Bernie Sanders Slams AT&T-Time Warner Merger

It eliminates competition and threatens democracy, he said.

Sen. Bernie Sanders (I-Vt.) laid out his disapproval of the merger between AT&T Inc. and Time Warner Inc. in a feisty letter addressed to Acting Assistant Attorney General Renata B. Hesse on Wednesday.

“This proposed merger is just the latest effort to shrink our media landscape, stifle competition and diversity of content, and provide consumers with less while charging them more,” he wrote in Medium. He asked Hesse to enforce antitrust laws and block the merger.

AT&T announced over the weekend that it had agreed to buy Time Warner for $85.4 billion ― the biggest deal in the world this year ― in an effort to combine the former’s high-speed network with the latter’s viewing content. 

The deal has major consequences for democracy, Sanders added, since one company will now have control over a wide range of brands.

“Our democracy thrives when there is a diversity of viewpoints, and when citizens have unlimited access to information,” he wrote. “This merger represents a gross concentration of power that runs counter to the public good and should be blocked.”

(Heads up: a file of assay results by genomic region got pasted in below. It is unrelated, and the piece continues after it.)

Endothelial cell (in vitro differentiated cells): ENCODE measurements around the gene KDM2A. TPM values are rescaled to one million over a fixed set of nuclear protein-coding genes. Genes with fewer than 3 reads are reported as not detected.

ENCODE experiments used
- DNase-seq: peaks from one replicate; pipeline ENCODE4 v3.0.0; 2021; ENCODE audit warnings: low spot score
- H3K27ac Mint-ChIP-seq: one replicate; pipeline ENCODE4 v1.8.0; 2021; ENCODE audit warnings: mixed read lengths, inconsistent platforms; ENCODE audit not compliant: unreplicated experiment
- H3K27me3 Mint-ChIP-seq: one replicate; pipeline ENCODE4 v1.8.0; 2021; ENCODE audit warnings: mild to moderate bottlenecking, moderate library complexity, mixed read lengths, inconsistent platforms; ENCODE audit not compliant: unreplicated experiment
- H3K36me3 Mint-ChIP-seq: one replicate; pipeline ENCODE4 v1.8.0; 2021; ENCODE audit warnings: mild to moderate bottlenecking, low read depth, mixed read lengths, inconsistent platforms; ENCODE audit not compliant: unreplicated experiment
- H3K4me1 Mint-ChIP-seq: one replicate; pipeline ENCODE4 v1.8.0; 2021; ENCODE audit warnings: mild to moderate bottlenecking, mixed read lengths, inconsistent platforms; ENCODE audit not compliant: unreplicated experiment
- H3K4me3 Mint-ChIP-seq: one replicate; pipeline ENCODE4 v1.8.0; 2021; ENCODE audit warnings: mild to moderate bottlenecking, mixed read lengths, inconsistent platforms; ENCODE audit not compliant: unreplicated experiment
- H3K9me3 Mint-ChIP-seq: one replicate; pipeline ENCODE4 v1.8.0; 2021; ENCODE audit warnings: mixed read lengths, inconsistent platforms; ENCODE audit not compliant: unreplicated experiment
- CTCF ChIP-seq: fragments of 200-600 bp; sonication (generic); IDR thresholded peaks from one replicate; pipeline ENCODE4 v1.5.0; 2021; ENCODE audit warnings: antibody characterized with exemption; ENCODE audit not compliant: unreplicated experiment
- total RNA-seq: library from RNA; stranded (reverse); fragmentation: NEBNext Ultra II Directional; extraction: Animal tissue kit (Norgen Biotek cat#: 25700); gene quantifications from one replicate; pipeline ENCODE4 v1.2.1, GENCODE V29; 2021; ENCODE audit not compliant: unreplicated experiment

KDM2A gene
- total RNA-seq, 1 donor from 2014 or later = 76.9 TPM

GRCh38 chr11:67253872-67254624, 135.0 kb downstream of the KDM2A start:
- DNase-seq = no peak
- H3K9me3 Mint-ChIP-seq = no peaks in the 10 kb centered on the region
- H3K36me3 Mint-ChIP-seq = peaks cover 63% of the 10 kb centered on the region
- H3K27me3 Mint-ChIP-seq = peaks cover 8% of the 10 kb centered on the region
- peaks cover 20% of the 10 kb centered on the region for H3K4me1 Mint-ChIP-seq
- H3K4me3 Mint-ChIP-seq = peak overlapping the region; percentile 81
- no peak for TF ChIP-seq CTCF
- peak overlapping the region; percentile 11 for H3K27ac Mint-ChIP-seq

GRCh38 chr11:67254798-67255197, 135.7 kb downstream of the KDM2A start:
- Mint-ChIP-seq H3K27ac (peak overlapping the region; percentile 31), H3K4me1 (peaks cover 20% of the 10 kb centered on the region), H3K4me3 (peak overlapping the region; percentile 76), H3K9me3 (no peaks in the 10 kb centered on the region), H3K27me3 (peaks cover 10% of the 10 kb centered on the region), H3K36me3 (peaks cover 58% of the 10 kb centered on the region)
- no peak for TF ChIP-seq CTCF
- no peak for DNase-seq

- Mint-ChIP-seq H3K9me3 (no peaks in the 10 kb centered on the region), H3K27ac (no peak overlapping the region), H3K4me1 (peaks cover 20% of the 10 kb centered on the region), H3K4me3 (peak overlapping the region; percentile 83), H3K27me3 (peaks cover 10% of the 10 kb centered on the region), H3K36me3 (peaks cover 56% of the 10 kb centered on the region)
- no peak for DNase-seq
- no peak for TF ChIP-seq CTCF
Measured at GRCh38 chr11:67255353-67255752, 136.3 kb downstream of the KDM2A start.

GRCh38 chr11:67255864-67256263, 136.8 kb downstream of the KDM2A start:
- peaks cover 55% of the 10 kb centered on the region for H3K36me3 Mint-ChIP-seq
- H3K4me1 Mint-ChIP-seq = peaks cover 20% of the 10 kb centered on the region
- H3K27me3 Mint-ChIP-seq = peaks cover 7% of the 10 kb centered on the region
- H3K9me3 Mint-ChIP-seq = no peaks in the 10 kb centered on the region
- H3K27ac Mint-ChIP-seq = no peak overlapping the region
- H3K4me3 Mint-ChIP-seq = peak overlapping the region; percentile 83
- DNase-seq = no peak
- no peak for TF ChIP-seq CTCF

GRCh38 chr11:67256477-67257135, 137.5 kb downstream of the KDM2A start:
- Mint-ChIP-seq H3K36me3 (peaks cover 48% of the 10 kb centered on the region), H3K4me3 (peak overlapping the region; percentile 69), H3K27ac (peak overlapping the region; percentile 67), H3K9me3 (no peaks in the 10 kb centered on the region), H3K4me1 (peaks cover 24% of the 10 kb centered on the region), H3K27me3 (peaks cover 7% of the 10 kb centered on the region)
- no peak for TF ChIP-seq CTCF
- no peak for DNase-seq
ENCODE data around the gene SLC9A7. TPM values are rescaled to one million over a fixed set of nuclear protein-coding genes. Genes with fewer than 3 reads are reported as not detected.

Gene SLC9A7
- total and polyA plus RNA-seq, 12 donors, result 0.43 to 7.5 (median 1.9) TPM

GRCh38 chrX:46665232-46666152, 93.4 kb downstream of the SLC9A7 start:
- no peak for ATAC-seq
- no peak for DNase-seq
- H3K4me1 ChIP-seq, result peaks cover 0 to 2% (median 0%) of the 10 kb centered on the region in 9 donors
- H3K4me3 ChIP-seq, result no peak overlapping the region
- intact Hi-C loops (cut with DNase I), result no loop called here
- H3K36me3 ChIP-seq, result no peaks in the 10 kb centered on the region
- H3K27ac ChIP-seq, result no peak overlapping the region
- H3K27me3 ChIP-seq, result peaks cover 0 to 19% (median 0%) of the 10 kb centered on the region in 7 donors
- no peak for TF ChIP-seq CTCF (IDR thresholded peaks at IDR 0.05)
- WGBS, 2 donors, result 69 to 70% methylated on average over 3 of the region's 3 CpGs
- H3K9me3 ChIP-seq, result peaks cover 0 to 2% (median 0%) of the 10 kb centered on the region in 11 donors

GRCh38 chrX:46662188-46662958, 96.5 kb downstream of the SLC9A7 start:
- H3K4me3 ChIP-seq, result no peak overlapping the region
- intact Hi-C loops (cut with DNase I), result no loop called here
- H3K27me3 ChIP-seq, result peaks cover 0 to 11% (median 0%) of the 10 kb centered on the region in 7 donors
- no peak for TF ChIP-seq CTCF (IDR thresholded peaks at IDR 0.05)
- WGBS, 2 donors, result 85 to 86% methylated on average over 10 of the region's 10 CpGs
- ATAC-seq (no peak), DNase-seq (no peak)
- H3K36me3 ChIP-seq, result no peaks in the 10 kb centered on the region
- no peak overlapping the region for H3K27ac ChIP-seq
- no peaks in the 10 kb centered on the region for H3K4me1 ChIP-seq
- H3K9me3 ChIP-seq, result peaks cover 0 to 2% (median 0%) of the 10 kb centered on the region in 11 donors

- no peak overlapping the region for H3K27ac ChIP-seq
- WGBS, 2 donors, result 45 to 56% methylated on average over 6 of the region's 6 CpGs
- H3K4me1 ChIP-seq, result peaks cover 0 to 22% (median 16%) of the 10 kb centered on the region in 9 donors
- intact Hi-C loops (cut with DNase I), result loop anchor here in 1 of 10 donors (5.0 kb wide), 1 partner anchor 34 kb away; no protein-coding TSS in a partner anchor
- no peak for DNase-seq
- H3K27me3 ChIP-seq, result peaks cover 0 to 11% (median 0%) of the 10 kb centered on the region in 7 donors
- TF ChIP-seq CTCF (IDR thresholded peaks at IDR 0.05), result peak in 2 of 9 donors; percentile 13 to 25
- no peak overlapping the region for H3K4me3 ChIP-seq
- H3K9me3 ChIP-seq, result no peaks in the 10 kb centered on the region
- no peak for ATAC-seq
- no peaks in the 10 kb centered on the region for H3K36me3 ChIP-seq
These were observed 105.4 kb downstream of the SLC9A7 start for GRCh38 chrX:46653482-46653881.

Sanders quoted critics, like nonprofit Public Citizen, to bolster his claim that one company controlling so much power is never a good thing. Competition is stifled, he argued, and it becomes more challenging for new players to enter the market.

Other major telecommunications companies have already made similar moves. Comcast purchased NBCUniversal in 2011. Verizon Communications Inc. bought AOL, The Huffington Post’s parent company, in 2015 and is in the process of acquiring Yahoo Inc. for about $4.8 billion.

Sanders then explained how the merger would affect the average consumer. “This deal would almost certainly lead to price hikes and reduced choice,” he wrote.

Republican presidential nominee Donald Trump also has demanded that the merger be blocked.

“It’s too much concentration of power in the hands of too few,” he said at a rally on Saturday.

Democratic nominee Hillary Clinton took a much more muted position on the merger. “I am going to follow it closely, and obviously if I am fortunate enough to be president, I will expect the government to conduct a very thorough analysis before making a decision,” she said.

This post has been updated with comment from Clinton.



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